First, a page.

Terminal Velocity Derivation

What is Terminal Velocity?

Terminal velocity is defined as the highest velocity attained by an object falling through a fluid. It is observed when the sum of drag force and buoyancy is equal to the downward gravity force acting on the object. The acceleration of the object is zero as the net force acting on the object is zero.

How to find Terminal Velocity?

In fluid mechanics, for an object to attain its terminal velocity, it should have a constant speed against the force exerted by the fluid through which it is moving.

The mathematical representation of terminal velocity is:

\(\begin{array}{l}v_{t}=\sqrt{\frac{2mg}{\rho AC_{d}}}\end{array} \)

Where,

vt is the terminal velocity, m is the mass of the falling object, g is the acceleration due to gravity, Cd is the drag coefficient, 𝜌 density of the fluid through which the object is falling, and A is the area projected by the object.

Terminal Velocity Derivation

Deriving terminal velocity using mathematical terms according to the drag equation as follows:

\(\begin{array}{l}F=bv^{2}\end{array} \)

Where b is the constant depending on the type of drag

\(\begin{array}{l}\sum F=ma\,\, \textup{(free fall of an object)}\end{array} \)

\(\begin{array}{l}mg-bv^{2}=ma\,\,\textup{(assuming that the free fall is happening in positive direction)}\end{array} \)

\(\begin{array}{l}mg-bv^{2}=m\frac{dv}{dt}\end{array} \)

\(\begin{array}{l}\frac{1}{m}dt=\frac{dv}{mg-bv^{2}\,\,\textup{(differential form of the equations)}}\end{array} \)

\(\begin{array}{l}\int \frac{1}{m}dt=\int \frac{dv}{mg-bv^{2}}\end{array} \)
(integrating the equations)

\(\begin{array}{l}\int \frac{dv}{mg-bv^{2}}=\frac{1}{b}\int \frac{dv}{\alpha ^{2}-v^{2}}\end{array} \)

Where,

\(\begin{array}{l}\alpha =\sqrt{\frac{mg}{b}}\end{array} \)

\(\begin{array}{l}dv=\alpha sech^{2}(\Theta )d\Theta\,\, (\textup{after substituting for}\,\, v=\alpha tanh(\Theta ))\end{array} \)

\(\begin{array}{l}v^{2}=\alpha ^{2}tanh^{2}(\Theta )\end{array} \)

After integration,

\(\begin{array}{l}\frac{1}{b}\int \frac{\alpha sech^{2}(\Theta )d\Theta }{\alpha ^{2}-\alpha ^{2}tanh^{2}(\Theta )}\end{array} \)

\(\begin{array}{l}\frac{1}{b}\int \frac{\alpha sech^{2}(\Theta )d\Theta }{\alpha ^{2}(1-tan^{2}\Theta )}\end{array} \)

\(\begin{array}{l}\frac{1}{b}\int \frac{\alpha sech^{2}(\Theta )d\Theta }{\alpha ^{2}sech^{2}(\Theta )}=\frac{1}{\alpha b}\int d\Theta =\frac{1}{\alpha b}arctanh(\frac{v}{\alpha })+C \,\,(\textup{using the identity}\,\, 1-tanh^{2}(\Theta )=sech^{2}(\Theta ) )\end{array} \)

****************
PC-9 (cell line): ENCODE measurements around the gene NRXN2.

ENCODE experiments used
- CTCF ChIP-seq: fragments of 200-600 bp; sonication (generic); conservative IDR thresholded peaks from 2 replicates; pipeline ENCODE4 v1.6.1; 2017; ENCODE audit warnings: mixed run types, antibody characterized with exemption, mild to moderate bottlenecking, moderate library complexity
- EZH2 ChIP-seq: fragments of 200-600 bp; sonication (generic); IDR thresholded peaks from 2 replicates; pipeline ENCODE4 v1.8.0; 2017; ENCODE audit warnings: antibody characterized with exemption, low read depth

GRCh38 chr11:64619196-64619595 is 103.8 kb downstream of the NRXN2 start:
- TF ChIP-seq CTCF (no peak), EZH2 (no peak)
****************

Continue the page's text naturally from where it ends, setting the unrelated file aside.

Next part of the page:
\(\begin{array}{l}\frac{1}{m}t=\frac{1}{\alpha b}arctanh(\frac{v}{\alpha })+C\,\, \textup{(from original equation)}\end{array} \)

\(\begin{array}{l}v(t)=\alpha tanh(\frac{\alpha b}{m}t+arctanh(\frac{v_{0}}{\alpha }))\end{array} \)

\(\begin{array}{l}\textup{By substituting for}\,\, \alpha =\sqrt{\frac{mg}{b}}\end{array} \)
\(\begin{array}{l}v(t)=\alpha tanh(t\sqrt{\frac{bg}{m}}+arctanh(\frac{v_{0}}{\alpha }))\end{array} \)

\(\begin{array}{l}v(t)=\sqrt{\frac{mg}{b}}tanh(t\sqrt{\frac{bg}{m}}+arctanh(v_{0}\sqrt{\frac{b}{mg}}))\end{array} \)

After substituting for vt

\(\begin{array}{l}\lim_{t\rightarrow \infty }v(t)=\lim_{t\rightarrow \infty }(\sqrt{\frac{mg}{b}}tanh(t\sqrt{\frac{bg}{m}}+arctanh(v_{0}\sqrt{\frac{b}{mg}})))=\sqrt{\frac{mg}{b}}\end{array} \)

\(\begin{array}{l}∴ v_{t}=\sqrt{\frac{2mg}{\rho AC_{d}}}\end{array} \)

Therefore, above is the derivation of terminal velocity.

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Frequently Asked Questions – FAQs

When does terminal velocity exist?

When the speed of a moving object is no longer increasing or decreasing; the object’s acceleration (or deceleration) is zero.

What is terminal velocity?

Terminal velocity is defined as the highest velocity attained by an object that is falling through a fluid.

Who discovered terminal velocity?

Galileo discovered terminal velocity.

Does terminal velocity exist in a vacuum?

In vacuum since there is no drag force, the terminal velocity does not exist.

How does terminal velocity work?

Terminal velocity, steady speed achieved by an object freely falling through a gas or liquid. An object dropped from rest will increase its speed until it reaches terminal velocity; an object forced to move faster than its terminal velocity will, upon release, slow down to this constant velocity.

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